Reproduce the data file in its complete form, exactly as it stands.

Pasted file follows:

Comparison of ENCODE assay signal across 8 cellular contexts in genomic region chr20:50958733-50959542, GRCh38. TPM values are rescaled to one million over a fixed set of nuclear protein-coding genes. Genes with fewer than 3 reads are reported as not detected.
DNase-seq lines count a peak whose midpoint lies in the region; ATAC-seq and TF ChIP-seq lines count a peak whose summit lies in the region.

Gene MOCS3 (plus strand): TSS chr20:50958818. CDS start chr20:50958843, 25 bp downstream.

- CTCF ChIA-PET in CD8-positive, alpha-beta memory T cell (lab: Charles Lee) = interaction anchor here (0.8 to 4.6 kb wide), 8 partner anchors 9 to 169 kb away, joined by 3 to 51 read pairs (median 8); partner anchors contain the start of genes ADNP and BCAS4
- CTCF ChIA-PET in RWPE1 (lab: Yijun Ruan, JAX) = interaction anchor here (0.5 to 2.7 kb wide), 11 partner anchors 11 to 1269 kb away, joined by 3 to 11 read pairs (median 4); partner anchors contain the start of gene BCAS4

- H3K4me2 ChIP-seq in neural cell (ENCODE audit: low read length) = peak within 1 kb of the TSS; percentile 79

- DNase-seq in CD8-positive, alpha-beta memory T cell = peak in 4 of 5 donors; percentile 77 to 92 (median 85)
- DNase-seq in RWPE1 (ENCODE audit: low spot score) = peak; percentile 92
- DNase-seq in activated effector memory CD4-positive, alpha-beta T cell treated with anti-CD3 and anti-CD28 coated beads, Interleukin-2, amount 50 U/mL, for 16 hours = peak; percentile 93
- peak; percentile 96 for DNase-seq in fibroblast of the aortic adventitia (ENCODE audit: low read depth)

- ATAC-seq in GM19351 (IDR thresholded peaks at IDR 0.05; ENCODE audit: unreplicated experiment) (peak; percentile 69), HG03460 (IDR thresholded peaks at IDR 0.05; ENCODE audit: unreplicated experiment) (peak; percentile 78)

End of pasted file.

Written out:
Comparison of ENCODE assay signal across 8 cellular contexts in genomic region chr20:50958733-50959542, GRCh38. TPM values are rescaled to one million over a fixed set of nuclear protein-coding genes. Genes with fewer than 3 reads are reported as not detected.
DNase-seq lines count a peak whose midpoint lies in the region; ATAC-seq and TF ChIP-seq lines count a peak whose summit lies in the region.

Gene MOCS3 (plus strand): TSS chr20:50958818. CDS start chr20:50958843, 25 bp downstream.

- CTCF ChIA-PET in CD8-positive, alpha-beta memory T cell (lab: Charles Lee) = interaction anchor here (0.8 to 4.6 kb wide), 8 partner anchors 9 to 169 kb away, joined by 3 to 51 read pairs (median 8); partner anchors contain the start of genes ADNP and BCAS4
- CTCF ChIA-PET in RWPE1 (lab: Yijun Ruan, JAX) = interaction anchor here (0.5 to 2.7 kb wide), 11 partner anchors 11 to 1269 kb away, joined by 3 to 11 read pairs (median 4); partner anchors contain the start of gene BCAS4

- H3K4me2 ChIP-seq in neural cell (ENCODE audit: low read length) = peak within 1 kb of the TSS; percentile 79

- DNase-seq in CD8-positive, alpha-beta memory T cell = peak in 4 of 5 donors; percentile 77 to 92 (median 85)
- DNase-seq in RWPE1 (ENCODE audit: low spot score) = peak; percentile 92
- DNase-seq in activated effector memory CD4-positive, alpha-beta T cell treated with anti-CD3 and anti-CD28 coated beads, Interleukin-2, amount 50 U/mL, for 16 hours = peak; percentile 93
- peak; percentile 96 for DNase-seq in fibroblast of the aortic adventitia (ENCODE audit: low read depth)

- ATAC-seq in GM19351 (IDR thresholded peaks at IDR 0.05; ENCODE audit: unreplicated experiment) (peak; percentile 69), HG03460 (IDR thresholded peaks at IDR 0.05; ENCODE audit: unreplicated experiment) (peak; percentile 78)